Gillian Saich from Invercargill is new to dairy farming and was thrilled when a dairy farmer offered her work experience on his farm.
It's sometiems jokingly called the 'wet coast' and for good reason. The westerly winds that sweep across the Tasman Sea can dump massive rains on the forests and flats where dairy farmers operate -- from 2500mm/year to as high as 6000mm! And the local DairyNZ consulting officer, Ross Bishop, says farmers have become very proficient at managing its effects.
Bishop knows the West Coast well. Originally from Hamilton, he came to the Coast in 1990 as a MAF advisor, serving in a variety of farm consulting roles then joining DairyNZ in 2012. He's based in Greymouth, the largest of three towns on the Coast.
Dairying is the main farming activity and the producers are a fiercely independent lot who supply their own cooperative, Westland Milk Products, Hokitika. There are no Fonterra signs and few sheep – the rain is not conducive to wool production.
In the 19th century Hokitika was famous for goldmining and enjoyed a close relationship with Melbourne, even being called a 'suburb' of Melbourne. Now Hokitika depends on 'white gold', the stuff that flows, and it's Bishop's job to help keep it flowing.
"The [length] of my patch is equivalent to the road distance between Auckland and Wellington and that area has roughly 400 dairy suppliers. I try to make sure that every two weeks I am at one or the other end of the supply area. It's not cost effective to do it all in the same week, given the geography. When I am out on the road the days are full of appointments, meetings and generally catching up with farmers, looking at what's happening and where."
Bishop says while rain is a big issue, climatic variation is a problem for farmers. "Farm systems must be robust and resilient to cope with that variability. When you overlay that on the market volatility that's become a part of the landscape it makes for a real challenge."
Aside from the specific climatic challenges, Bishop says success boils down to the basics of grass and cows and how these are managed. Some Coast farmers are good at this and others not so good – just the normal bell curve. But the dairy farmers have learned to manage.
"On the West Coast we are coping with high intensities of rainfall you just don't get in the majority of farming areas around New Zealand. Our dairy farmers' ability to manage stock in pasture under persistent and challenging conditions sets them apart from farmers in other regions.
"Pugging is not unusual but we have an advantage in that the soils here drain quickly once the rain stops, so we can go through periods when we lack soil moisture. That was highlighted in late summer/early autumn of 2012-13 when the West Coast was the first area in the South Island to be declared a drought area."
The rainfall varies hugely on the Coast. In simple terms, the further south you go to, say Fox Glacier and beyond, the higher the rainfall; whereas at Karamea in the extreme north of the Coast there is less rain. But while the average rainfall of the region remains constant, there are extremes – deluges and times of dry.
Things looking up
Ross Bishop says with the low payout and challenging weather he's spending much of his time advising farmers how best to structure their businesses to withstand these pressures. Most farmers are now at or close to balance day, but some have still to get there.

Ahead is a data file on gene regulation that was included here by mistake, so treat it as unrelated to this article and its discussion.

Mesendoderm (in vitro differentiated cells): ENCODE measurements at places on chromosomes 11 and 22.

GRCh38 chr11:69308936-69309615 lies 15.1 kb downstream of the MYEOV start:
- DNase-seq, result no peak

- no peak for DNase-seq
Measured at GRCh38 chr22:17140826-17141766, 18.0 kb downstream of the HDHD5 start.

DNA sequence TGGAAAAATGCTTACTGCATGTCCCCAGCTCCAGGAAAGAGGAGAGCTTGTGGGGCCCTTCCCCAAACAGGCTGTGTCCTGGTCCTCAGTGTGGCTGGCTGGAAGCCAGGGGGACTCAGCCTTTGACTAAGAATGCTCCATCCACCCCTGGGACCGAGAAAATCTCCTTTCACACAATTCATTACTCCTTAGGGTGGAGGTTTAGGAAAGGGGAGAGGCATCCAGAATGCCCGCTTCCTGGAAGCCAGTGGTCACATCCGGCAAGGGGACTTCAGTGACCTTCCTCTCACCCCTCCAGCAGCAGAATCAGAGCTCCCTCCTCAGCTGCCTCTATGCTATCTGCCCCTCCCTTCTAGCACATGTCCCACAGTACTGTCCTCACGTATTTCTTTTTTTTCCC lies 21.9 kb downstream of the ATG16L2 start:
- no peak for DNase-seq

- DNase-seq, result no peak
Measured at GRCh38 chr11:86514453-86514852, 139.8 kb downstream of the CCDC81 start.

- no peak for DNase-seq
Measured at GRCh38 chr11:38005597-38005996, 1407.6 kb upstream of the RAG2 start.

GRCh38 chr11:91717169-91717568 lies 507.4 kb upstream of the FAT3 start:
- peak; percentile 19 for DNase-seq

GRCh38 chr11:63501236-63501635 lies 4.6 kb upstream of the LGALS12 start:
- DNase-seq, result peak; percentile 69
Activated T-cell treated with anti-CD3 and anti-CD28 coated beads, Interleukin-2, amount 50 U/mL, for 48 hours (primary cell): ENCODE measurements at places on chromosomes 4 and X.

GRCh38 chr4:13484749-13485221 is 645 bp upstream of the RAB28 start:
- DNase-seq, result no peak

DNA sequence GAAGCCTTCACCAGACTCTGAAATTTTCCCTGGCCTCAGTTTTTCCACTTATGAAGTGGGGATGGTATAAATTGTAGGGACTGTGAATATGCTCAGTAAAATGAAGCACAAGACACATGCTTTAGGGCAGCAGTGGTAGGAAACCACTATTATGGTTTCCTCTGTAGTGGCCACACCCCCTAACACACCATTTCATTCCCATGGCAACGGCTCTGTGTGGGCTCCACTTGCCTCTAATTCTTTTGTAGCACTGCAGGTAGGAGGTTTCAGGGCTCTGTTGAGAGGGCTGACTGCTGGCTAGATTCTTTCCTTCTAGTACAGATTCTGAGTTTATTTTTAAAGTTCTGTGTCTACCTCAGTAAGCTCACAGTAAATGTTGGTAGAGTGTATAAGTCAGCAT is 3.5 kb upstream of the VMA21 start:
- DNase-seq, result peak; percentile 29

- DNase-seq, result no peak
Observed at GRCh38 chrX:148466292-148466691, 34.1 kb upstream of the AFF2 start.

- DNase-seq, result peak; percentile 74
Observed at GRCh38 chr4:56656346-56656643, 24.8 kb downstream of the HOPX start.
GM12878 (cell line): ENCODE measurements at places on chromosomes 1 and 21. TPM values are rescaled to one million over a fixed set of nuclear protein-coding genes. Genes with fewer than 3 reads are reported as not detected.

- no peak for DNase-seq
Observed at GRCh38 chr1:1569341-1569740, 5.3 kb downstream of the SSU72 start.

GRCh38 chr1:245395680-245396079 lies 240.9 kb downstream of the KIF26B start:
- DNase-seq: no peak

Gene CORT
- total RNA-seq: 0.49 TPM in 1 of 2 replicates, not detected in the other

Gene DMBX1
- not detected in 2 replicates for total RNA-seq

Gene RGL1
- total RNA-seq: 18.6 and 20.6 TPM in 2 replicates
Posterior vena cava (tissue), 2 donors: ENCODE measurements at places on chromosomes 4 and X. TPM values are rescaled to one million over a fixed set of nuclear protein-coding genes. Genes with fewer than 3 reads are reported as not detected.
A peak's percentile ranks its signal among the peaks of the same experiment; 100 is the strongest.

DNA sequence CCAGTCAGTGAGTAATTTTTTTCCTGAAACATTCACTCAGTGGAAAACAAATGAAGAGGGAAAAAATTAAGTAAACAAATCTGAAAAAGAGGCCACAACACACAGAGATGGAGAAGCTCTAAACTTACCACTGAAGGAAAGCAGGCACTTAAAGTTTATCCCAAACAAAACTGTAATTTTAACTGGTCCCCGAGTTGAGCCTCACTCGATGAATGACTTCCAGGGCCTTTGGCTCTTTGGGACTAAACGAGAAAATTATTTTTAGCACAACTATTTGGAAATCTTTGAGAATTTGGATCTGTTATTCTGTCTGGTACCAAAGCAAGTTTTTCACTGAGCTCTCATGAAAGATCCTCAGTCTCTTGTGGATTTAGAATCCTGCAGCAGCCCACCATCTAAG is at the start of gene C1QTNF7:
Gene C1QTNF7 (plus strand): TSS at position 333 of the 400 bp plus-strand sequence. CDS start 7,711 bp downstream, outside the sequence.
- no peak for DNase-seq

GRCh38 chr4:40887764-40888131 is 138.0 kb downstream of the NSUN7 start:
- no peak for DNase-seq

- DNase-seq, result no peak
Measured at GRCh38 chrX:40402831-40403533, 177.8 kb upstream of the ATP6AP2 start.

"The whole tenor has improved in the last month. From May of last season until a month ago we were getting long consistent wet periods. If it wasn't raining it was cool and there wasn't a lot of drying going on and we had soils that remained cold and wet for a long time.
"The spring started slowly with pasture growth rates and soil temperatures two-three weeks behind where they would normally be. Overlaying that was a good mating last season so the calving rate was higher this season and that put a lot of pressure on early season pasture performance."
Bishop says farmers tried to reduce their use of imported supplements, but that put pressure on pasture and led to grazing rotations quickening before they should have. That pushed pastures covers down a bit which in turn suppressed pasture regrowth rates.
"It was hard yakka until about a month ago; I'm not saying we're out of the woods yet, but pasture growth is matching stock demand.
"Milk production is tracking at or about last season's production which is a pretty good achievement. It's a good reminder to farmers that they can achieve similar levels of production on a pasture based system without the need for imported supplements."
Folks do things differently there
Humping and hollowing, unique to the West Coast, creates contour in paddocks where there was previously none, helping drainage. This 'rearranges' low lying, poorly drained land, creating humps of dry and hollows from which water can drain, says Ross Bishop.
"If you look at a paddock that has been humped and hollowed you will notice that the back of it will be slightly higher than the front. By creating a bit of contour where it didn't exist before you help that area become better drained.... You get about 10% more land by building humped areas. The aim is to sustain pasture and stock longer."
Bishop says more land on the Coast could conceivably be turned into pasture if it was humped and hollowed.
Another way they improve drainage there is by 'flipping' the pasture -- cultivating it so that the sand, gravel and soils are mixed, create a freer draining pasture.
For DairyNZ's Bishop the West Coast is now home. He loves the challenges in the job and the local people. "I was told the hardest thing was to get people to come to the Coast; the next hardest thing is to get them to leave."